US President Barack Obama (R) and Chinese President Xi Jinping take a walk at the Annenberg Retreat in Rancho Mirage, California, on June 8, 2013. As part of their talks, China agreed Saturday with the United States to scale back production of "super greenhouse gases" used in refrigerators and air conditioners in a joint bid to fight climate change.
China agreed Saturday with the United States to scale back production of "super greenhouse gases" used in refrigerators and air conditioners in a joint bid to fight climate change.
The two nations made the pledge after a closely watched first summit between Presidents Barack Obama and Xi Jinping, who lead the world's top two emitters of greenhouse gases blamed for the planet's increasingly volatile climate.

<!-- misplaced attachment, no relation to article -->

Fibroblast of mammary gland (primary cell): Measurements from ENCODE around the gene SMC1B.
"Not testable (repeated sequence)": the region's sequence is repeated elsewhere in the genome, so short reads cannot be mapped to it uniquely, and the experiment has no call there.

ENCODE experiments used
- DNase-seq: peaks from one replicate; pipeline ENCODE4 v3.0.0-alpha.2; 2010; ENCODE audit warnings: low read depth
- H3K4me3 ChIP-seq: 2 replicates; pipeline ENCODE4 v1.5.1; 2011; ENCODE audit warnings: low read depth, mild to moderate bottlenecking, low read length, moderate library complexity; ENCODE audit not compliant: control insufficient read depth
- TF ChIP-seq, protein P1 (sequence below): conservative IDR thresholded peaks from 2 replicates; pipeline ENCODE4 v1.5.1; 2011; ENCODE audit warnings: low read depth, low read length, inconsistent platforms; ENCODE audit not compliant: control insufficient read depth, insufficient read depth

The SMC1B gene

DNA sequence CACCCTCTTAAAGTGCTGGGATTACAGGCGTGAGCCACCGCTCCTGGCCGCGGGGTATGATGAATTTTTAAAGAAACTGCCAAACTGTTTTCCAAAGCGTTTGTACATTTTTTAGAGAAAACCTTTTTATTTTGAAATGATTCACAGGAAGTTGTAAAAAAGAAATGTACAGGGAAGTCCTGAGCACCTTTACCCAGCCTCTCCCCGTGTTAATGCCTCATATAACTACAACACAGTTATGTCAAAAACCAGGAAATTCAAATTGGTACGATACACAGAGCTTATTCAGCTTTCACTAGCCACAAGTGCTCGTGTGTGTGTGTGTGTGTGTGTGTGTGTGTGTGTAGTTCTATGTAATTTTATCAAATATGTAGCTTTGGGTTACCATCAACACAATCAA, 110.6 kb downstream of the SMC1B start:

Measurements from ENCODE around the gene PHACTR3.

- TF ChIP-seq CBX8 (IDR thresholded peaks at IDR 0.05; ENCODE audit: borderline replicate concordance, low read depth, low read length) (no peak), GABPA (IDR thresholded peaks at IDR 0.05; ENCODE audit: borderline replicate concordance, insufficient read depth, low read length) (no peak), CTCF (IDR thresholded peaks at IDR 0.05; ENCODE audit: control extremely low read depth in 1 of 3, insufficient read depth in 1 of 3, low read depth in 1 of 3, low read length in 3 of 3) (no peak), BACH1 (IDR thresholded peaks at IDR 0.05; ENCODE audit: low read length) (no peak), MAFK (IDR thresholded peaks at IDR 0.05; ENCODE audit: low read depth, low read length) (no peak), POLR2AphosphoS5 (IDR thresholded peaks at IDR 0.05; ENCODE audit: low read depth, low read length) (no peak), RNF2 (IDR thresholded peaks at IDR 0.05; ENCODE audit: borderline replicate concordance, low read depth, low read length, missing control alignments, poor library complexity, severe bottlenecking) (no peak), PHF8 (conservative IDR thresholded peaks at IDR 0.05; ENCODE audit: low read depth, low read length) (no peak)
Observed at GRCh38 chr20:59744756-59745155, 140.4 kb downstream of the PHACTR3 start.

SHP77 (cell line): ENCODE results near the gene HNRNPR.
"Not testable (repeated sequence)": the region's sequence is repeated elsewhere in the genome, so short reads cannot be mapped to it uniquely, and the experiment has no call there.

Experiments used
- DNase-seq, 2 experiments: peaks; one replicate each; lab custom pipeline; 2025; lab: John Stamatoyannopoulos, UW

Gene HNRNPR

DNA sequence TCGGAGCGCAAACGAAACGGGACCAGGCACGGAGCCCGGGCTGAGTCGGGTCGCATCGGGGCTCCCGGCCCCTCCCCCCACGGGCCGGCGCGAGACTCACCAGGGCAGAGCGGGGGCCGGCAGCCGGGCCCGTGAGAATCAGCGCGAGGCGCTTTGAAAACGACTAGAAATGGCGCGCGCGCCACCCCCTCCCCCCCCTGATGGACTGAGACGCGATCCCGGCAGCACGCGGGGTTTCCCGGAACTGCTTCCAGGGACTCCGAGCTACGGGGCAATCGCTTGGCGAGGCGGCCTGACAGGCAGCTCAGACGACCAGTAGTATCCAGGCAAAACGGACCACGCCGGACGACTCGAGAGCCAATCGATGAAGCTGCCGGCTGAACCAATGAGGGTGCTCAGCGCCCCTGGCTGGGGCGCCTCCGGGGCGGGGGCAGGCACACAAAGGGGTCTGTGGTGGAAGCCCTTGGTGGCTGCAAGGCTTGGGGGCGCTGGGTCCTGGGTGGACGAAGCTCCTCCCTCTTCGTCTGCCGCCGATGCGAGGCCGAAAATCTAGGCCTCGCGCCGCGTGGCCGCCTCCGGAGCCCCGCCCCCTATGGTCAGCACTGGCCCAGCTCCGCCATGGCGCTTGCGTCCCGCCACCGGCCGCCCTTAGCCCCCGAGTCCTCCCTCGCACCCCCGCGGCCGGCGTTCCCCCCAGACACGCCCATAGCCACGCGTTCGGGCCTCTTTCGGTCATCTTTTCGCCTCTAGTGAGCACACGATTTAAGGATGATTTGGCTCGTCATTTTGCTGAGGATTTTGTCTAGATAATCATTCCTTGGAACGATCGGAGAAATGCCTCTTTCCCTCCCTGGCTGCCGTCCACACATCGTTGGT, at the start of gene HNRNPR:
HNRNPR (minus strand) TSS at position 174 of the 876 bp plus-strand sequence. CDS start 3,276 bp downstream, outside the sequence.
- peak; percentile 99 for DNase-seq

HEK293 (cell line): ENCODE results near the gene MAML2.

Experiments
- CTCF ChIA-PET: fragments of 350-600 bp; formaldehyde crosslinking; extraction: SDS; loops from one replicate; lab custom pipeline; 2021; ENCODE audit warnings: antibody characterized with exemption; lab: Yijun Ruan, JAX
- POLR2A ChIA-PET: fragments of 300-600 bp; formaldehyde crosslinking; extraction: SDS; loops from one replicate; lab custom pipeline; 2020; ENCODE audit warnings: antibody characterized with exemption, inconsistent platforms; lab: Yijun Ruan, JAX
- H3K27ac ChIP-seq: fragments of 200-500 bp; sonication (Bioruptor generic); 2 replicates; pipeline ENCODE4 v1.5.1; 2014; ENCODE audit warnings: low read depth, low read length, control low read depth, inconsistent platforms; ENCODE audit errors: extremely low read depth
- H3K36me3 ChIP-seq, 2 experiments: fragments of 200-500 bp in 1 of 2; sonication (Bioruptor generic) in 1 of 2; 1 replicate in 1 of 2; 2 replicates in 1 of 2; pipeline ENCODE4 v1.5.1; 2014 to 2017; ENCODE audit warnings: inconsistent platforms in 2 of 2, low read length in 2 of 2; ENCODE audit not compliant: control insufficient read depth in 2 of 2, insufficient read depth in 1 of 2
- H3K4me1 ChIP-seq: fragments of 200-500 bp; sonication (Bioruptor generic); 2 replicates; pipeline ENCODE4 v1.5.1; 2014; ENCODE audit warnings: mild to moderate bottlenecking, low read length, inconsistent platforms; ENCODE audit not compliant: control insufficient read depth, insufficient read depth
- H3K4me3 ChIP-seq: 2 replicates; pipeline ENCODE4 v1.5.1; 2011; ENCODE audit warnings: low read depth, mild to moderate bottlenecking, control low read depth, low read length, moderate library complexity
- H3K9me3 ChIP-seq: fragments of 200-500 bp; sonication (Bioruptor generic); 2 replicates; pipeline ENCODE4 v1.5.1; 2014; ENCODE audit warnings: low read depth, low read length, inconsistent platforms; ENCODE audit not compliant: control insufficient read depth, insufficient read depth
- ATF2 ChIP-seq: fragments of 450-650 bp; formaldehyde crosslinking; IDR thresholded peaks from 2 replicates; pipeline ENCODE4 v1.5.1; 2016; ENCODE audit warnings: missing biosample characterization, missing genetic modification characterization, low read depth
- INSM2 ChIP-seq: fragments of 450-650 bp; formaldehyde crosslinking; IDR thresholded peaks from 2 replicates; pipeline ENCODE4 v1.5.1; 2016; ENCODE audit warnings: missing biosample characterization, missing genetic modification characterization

In a statement, China and the United States "agreed to work together" through an international body to "phase down the production and consumption" of hydrofluorocarbons (HFCs), dubbed super greenhouse gases for their pollution.
The White House said that a global phasedown of HFCs could reduce carbon emissions by 90 gigatons by 2050—equivalent to around two full years worth of the world's greenhouse gas emissions.
China—by far the largest producer of HFCs—had until recently resisted efforts by the United States and other wealthy nations to scale back the super greenhouse gases, arguing that alternatives in appliances were not fully ready.
But China agreed in April to end HFC production by 2030 as part of a $385 million assistance package by wealthy countries under the Montreal Protocol, which was set up to fight the depletion of the ozone layer.
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